“Today I Am Paul,” by Martin L. Shoemaker. Clarkesworld #107, August, 2015.
I am just back from my annual pilgrimage to Superstars Writing Seminar, and I have returned with enough material for several blog posts rattling around in my head. But before I go there, in fact, while I am going there, please go read a wonderful short story by Martin L. Shoemaker called “Today I Am Paul.”
“Today I Am Paul” has been picked up by pretty much every Year’s Best or Best Of anthology, and it’s sold to several foreign markets.
This means you need to read it. NOW! 🙂
Thanks and kudos to Clarkesworld for publishing it.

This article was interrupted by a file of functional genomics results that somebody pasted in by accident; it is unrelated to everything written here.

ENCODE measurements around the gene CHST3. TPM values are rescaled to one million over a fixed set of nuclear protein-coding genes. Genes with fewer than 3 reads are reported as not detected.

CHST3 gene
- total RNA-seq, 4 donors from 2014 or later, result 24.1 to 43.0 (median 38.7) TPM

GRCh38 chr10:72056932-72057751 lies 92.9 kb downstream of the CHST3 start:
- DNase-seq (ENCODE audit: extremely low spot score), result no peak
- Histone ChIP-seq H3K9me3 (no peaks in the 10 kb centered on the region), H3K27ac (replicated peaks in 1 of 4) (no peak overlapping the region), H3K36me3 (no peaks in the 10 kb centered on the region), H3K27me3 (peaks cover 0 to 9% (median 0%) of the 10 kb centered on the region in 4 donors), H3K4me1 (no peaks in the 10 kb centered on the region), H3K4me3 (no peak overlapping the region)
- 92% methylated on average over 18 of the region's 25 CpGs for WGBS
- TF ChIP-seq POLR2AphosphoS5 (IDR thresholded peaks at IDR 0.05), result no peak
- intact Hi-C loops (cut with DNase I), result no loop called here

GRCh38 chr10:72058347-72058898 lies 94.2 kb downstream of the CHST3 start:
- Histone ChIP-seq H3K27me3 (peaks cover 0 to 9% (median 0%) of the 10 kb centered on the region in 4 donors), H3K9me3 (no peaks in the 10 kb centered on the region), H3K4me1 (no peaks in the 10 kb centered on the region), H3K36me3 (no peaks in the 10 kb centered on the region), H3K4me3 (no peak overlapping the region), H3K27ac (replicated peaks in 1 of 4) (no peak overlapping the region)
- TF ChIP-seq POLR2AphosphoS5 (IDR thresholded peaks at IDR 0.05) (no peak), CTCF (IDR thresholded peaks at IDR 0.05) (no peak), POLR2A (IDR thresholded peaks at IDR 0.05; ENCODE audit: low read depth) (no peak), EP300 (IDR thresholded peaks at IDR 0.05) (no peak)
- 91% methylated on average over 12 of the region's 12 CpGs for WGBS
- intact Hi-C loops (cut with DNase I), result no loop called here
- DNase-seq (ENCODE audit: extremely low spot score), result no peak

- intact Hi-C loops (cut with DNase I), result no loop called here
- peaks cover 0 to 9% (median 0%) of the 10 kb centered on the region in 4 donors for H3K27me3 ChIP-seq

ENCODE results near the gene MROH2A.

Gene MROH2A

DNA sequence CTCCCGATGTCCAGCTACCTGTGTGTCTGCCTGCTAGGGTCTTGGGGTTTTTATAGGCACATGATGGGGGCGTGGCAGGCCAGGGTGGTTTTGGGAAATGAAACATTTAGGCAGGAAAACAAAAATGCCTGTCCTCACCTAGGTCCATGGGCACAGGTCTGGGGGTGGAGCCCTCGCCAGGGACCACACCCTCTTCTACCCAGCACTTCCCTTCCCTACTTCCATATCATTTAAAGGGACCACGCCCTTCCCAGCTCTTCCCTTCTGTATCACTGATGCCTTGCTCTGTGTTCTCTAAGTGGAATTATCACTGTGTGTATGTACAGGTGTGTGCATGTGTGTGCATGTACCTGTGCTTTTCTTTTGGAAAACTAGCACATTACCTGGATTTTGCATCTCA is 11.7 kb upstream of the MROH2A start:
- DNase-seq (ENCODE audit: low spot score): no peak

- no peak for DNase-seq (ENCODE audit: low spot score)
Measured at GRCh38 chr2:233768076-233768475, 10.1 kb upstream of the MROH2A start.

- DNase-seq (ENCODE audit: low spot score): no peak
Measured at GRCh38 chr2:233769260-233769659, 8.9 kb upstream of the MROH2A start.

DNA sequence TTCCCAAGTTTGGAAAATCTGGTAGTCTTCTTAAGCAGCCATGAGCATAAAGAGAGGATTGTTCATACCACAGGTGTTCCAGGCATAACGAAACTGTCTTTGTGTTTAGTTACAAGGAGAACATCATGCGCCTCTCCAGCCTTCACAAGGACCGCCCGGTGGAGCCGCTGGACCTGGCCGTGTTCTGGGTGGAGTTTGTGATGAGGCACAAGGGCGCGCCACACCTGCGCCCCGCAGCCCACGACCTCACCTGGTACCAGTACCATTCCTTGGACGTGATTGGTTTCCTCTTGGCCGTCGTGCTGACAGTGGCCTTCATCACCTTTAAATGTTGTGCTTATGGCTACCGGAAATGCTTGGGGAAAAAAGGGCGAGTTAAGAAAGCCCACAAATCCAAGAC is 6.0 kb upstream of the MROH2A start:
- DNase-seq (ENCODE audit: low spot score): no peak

I live in one of those places where the mail doesn’t come to the house. We all have PO boxes, so getting the mail requires a trip to the local post office. And that’s what I was doing a few days before Christmas when an unexpected package arrived. Believe me, no child on Christmas morning could have been more delighted than I was when I saw what was inside.
Yes, Virgina, it was my Jovian Award, and it’s breathtakingly beautiful. The photo doesn’t do it justice. The swirls are a deep, rich purple, and those sparkles near the bottom are coppery. The award is weighty, and it arrived in a velvet-lined presentation box.
The award came with a certificate that praised both the story and the way I conducted myself throughout Hugo season.
I’ll be frank, here – after everything that went on, this brought tears to my eyes. So thank you, Jovians, whoever you are.
Goodness gracious! Has it really been that long since I’ve posted? Apparently it has, so onward and upward.